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Businesses 'unlikely to change their minds' on EU

Nearly 90% of business people polled in a new survey say they are unlikely to change how they will vote before the 23 June referendum on the EU.

The poll is the final pre-referendum survey by the British Chambers of Commerce (BCC), and it shows that, with less than 50 days to go, 54% of its members say they will vote for the UK to Remain in the European Union.

Voting intentions have tightened according the BCC, with Leave now polling seven points higher (37%) than in its February survey. That survey had Remain on 60%, Leave on 30%, and 10% saying they didn't know.

The vast majority - nearly 90% - reported that they are now unlikely to change their vote.

Those trading with other EU markets express the strongest support for Remain, and business people representing large firms are significantly more likely to vote Remain than those in microbusinesses.

Dr Adam Marshall, BCC Acting Director General, said: 

"As the EU referendum campaign enters the final straight, the race for the business vote has clearly tightened. The gap between Remain and Leave has narrowed significantly in recent weeks. While only a minority of business people report that the referendum campaign has had a material impact on their firms to date, much larger numbers say they expect significant impacts in the aftermath of the vote."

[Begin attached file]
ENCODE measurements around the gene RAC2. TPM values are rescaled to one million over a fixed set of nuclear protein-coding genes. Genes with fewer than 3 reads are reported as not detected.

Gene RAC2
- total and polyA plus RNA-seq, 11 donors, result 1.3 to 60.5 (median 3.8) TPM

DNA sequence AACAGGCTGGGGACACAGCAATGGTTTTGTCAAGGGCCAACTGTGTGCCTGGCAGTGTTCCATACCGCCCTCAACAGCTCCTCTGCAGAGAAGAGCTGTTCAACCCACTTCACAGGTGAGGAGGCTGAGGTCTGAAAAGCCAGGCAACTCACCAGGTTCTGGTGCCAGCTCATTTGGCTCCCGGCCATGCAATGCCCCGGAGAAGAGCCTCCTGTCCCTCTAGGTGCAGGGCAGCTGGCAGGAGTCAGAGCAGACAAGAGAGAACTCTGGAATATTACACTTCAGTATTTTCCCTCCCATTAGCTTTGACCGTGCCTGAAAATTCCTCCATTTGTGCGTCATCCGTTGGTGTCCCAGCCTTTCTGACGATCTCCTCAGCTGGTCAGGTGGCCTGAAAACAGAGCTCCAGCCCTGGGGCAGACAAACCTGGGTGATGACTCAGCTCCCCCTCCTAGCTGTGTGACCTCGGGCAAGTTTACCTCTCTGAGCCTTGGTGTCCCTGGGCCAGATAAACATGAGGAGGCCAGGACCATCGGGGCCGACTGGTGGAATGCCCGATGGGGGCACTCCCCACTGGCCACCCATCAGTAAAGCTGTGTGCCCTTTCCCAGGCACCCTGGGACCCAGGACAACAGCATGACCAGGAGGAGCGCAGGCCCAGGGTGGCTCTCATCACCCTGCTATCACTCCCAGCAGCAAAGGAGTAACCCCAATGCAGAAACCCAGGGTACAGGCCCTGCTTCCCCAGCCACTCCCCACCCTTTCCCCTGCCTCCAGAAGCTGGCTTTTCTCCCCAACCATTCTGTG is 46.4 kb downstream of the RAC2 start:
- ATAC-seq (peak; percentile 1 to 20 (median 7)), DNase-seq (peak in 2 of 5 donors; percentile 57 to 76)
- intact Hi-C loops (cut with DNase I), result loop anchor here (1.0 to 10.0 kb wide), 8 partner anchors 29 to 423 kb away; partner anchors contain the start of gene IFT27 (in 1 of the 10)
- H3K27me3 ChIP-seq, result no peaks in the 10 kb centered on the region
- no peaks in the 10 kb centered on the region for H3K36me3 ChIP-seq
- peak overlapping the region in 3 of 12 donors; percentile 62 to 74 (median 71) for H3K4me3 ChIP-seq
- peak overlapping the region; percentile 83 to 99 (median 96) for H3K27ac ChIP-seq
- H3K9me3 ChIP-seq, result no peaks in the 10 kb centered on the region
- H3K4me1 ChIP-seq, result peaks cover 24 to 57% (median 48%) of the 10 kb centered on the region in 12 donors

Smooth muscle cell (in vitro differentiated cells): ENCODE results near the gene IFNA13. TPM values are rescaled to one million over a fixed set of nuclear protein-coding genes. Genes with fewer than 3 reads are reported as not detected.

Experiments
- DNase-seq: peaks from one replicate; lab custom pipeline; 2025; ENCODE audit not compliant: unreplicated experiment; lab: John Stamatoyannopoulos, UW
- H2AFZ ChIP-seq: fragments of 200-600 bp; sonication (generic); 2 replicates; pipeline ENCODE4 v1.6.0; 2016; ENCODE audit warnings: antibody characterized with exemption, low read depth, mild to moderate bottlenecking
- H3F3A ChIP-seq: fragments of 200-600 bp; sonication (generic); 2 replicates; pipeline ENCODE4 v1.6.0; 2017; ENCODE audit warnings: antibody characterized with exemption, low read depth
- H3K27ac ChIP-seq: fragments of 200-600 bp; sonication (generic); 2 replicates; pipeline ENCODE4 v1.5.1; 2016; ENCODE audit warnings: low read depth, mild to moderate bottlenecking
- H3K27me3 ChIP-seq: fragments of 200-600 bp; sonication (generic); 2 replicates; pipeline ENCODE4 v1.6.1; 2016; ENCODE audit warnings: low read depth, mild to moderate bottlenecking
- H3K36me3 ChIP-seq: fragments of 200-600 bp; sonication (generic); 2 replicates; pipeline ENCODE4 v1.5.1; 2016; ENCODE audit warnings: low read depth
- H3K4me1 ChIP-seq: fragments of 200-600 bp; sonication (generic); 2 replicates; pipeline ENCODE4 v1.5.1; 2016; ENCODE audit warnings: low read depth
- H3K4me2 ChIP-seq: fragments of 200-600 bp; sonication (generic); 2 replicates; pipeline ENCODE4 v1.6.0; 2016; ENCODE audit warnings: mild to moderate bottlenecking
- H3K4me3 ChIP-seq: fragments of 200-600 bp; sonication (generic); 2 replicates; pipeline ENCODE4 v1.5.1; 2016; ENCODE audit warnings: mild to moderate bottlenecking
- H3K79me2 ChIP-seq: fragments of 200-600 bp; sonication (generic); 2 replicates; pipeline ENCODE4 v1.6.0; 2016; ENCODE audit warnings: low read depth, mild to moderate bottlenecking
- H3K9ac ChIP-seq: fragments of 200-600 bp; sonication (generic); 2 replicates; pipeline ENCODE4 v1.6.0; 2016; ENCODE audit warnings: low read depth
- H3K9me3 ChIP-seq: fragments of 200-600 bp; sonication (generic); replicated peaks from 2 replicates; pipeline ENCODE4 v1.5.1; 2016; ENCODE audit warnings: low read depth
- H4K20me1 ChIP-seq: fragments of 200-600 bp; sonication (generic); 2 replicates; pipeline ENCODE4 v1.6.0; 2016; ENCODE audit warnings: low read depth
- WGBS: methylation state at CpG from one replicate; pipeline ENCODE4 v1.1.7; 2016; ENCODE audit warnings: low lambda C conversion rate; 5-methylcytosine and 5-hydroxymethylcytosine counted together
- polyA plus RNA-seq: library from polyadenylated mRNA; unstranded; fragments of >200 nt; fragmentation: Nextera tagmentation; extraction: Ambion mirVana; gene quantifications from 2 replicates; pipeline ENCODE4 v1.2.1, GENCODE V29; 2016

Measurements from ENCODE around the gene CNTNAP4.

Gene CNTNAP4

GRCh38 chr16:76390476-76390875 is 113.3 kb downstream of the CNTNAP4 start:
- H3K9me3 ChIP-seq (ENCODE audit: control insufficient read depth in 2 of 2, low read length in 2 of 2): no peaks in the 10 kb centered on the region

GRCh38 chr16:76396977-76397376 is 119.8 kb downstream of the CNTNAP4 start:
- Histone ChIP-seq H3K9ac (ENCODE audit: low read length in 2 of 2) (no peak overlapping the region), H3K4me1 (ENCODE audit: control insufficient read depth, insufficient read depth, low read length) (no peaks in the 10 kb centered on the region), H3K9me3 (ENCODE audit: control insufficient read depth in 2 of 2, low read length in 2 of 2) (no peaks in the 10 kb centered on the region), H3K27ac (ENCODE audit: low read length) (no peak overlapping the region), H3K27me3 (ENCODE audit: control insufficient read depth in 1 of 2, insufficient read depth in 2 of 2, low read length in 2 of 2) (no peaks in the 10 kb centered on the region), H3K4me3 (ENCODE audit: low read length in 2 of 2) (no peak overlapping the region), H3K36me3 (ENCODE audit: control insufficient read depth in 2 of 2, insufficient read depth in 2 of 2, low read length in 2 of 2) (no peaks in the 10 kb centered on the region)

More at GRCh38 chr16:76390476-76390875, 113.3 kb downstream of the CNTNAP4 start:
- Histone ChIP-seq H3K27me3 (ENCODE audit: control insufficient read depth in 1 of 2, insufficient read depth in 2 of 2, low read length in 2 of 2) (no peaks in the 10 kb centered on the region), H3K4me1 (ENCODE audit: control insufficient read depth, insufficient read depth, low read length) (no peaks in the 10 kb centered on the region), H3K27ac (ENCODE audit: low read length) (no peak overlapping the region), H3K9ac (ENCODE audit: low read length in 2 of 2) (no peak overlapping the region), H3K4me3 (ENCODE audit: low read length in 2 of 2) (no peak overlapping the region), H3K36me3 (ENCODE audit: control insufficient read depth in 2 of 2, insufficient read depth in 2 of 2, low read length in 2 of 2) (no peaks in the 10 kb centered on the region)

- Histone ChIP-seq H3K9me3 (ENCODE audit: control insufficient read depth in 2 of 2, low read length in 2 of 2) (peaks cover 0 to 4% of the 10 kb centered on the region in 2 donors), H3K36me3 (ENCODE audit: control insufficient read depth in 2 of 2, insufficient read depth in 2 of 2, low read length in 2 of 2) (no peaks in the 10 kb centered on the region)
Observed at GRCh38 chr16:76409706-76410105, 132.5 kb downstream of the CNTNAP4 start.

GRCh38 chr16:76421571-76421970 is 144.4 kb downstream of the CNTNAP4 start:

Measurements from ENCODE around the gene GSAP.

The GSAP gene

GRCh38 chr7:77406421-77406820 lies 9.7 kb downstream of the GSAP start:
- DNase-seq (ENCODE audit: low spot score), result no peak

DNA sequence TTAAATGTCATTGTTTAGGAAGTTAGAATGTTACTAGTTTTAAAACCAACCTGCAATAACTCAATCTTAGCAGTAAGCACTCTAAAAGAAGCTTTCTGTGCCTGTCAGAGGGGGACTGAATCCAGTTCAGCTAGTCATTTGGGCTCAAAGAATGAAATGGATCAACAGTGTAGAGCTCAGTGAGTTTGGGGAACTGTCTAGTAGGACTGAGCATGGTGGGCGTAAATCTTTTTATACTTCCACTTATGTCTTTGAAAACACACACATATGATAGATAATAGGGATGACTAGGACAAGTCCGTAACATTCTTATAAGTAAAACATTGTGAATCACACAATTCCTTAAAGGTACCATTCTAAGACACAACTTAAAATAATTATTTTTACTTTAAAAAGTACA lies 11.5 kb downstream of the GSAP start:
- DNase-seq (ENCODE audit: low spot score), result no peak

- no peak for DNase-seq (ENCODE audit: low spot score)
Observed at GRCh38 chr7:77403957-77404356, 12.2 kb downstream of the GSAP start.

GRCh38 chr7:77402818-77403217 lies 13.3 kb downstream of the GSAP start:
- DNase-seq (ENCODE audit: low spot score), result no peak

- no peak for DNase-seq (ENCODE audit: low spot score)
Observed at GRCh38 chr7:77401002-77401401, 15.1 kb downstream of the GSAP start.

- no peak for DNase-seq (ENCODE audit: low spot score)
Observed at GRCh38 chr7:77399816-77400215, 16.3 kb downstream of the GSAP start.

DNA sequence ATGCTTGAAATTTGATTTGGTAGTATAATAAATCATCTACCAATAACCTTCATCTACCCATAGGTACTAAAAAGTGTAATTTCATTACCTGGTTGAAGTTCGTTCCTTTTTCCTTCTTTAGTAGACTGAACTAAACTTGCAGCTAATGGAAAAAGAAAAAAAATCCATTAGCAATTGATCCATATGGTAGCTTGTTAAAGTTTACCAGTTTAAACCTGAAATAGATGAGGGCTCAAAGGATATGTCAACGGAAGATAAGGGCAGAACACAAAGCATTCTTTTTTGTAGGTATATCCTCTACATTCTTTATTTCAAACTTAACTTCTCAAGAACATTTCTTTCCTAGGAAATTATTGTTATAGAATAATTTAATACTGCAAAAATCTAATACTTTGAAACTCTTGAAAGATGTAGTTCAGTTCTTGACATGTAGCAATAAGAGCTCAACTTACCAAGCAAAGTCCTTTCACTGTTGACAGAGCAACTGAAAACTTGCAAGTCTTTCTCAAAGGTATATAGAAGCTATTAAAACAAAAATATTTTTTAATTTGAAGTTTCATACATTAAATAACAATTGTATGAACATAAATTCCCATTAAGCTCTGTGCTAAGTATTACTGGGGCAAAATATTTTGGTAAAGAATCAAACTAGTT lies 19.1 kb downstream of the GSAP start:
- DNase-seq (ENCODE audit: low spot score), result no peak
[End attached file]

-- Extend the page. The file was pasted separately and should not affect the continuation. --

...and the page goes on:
He added: "Whichever outcome prevails, Westminster must shift its attention back to the economy on 24 June without delay. Growth is softening, and Westminster's referendum 'tunnel vision' over the past year has meant that far too many key economic issues have been given short shrift or delayed altogether."

Also this week, the Institute of Directors (IoD) has released the findings of its own poll of members that also shows that most business leaders are in the Remain camp.

Simon Walker, IoD Director General, said: 

"Our survey shows business leaders more than two to one in favour of Remain with the gap widening as the vote nears. IoD members have extensive business links across the European Union … they value access to the single market and the skills of workers from across the bloc. Increasingly, these economic arguments seem to be pointing company directors towards remaining an EU member."

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